It’s Made of People! A Strategic Approach to Dynamic Web Content Personalization
Personalization has acquired a bit of reputation as being too intrusive, too fake, and well, a little creepy. But Tuesday at #heweb16 Oho Interactive’s Georgy Cohen and Jim Dalglish argued that there are ways to do personalization that yield great results without crossing the line into creepiness.
Amazon.com is likely the king of these types of interactions, with the targeted recommendations that show up for you on their home page. And that content is helpful…and wildly successful. A Forester analyst say Amazon’s conversions from on-site recommendations could be as high as 60%.
“If you’re serving me content that is relevant to me…I’m going to feel better about your company is what the research shows,” Cohen said.
The arguments against personalization have traditionally been: it’s creepy; it takes too much content and I don’t have the time or the resources for all that work. However, Cohen and Dalglish said with a little work ahead of time, personalization can be an amazing way to increase your results.
Real-time personalization could be a natural extension of your content-strategy, Cohen said.
As with any project, you want to define your goals and understand your user needs, Cohen said.
In the case of good personalization that means defining a customer’s needs and the identifying their journey, structuring your Information Architecture around those needs and journey and then placing relevant content along that journey.
Personalization introduces an opportunity to increase your expertise by going beyond analytics, knowing each individual user, Cohen said. Performing user research and pairing it with your content strategy create a one-two punch.
The goals for your research might be to discover how students are finding or picking a school or what is the perception of the school.The research can help you identify personas for your visitors– archetypes that help you understand who is visiting your site and why.
Dalglish talked about how Oho worked with Roger Williams University to implement a personalization program for adult learners. The research showed users came to the site through a search and liked a night time picture that was on the site. They want to get to their programs quickly and hear direct messages about how the school can help them.
There’s a data collection engine running underneath the site. The process is more cost effective than buying more prospect names and doesn’t cause a school to lower their admissions standards to meet a goal, Dalglish said.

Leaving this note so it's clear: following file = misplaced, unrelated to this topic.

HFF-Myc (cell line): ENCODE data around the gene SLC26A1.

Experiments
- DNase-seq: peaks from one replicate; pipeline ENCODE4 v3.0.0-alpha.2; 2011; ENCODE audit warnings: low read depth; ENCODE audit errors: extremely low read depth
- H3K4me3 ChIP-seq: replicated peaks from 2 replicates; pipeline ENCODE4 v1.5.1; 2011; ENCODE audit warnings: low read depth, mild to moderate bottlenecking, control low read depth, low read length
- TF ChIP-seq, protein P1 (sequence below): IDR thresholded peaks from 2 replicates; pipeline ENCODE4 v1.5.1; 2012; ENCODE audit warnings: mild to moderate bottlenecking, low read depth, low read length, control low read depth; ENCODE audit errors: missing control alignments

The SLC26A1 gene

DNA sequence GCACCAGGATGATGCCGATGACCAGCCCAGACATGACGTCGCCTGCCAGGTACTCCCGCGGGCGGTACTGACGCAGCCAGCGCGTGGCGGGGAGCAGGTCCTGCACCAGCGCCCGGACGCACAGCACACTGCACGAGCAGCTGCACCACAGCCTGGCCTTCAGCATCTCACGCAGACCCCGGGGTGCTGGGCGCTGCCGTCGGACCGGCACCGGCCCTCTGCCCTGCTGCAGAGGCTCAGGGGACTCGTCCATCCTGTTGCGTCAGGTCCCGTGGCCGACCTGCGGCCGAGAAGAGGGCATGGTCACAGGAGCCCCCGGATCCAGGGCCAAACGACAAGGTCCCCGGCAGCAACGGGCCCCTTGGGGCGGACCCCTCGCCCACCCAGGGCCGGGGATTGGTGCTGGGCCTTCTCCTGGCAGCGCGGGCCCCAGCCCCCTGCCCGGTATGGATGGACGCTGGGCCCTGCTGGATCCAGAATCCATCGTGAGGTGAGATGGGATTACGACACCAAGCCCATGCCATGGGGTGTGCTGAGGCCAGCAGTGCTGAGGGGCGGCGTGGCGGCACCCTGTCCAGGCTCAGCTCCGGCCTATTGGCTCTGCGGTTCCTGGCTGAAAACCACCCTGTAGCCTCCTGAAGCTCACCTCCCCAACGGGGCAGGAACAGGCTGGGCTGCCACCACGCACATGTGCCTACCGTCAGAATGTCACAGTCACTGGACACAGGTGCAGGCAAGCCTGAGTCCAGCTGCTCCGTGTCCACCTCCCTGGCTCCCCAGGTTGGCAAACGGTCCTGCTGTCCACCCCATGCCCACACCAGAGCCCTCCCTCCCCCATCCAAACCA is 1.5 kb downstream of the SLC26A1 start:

1 to 1 marketing happens from the first time a visitor stops by the site. It allows Roger Williams to swap out website images based on who is visiting and focuses messaging– they can identify a military family and tailor the content to that visitor, Dalglish said.
“If you want to engage some one, really the first seven days are the time to engage them,” Dalglish said. “You need to find a way to stay engaged with them really quickly.”
“All we’re trying to do is get those two or 3 people to take one or two more steps. “If you can do that, you’ve really moved them, Daglish said.
The second part of the equation is active prospective marketing. One college president told Oho that what keeps him up at night are the “80 stealth accepts who can make or break our year” those students who just show up but aren’t previously identified in the admissions funnel. Active prospective marketing can give you information about those prospects.
Dalglish noted that a school can look at the number of interactions and say–oh, this person seems more interested because they’ve visited more and they’ve visited pages about health care administration, maybe we should focus here.
“It’s data you can hand over to your admissions team– can drill down and see every page that the person is looking at,” he said.
In Roger Williams case their engagement rates were 29 percent higher than the non-personalized content and the average visit times were much higher.
How do you stay on top of this process? By always experimenting and measuring.
Oho uses that data to determine trigger points activate a personalized experience. By looking at the data to determine what works, performing A/B testing and adjusting content as need be, a school and deliver a compellign and non-creepy personalized experience.
“It’s not a set it and forget it situation. It rarely is,” Cohen said.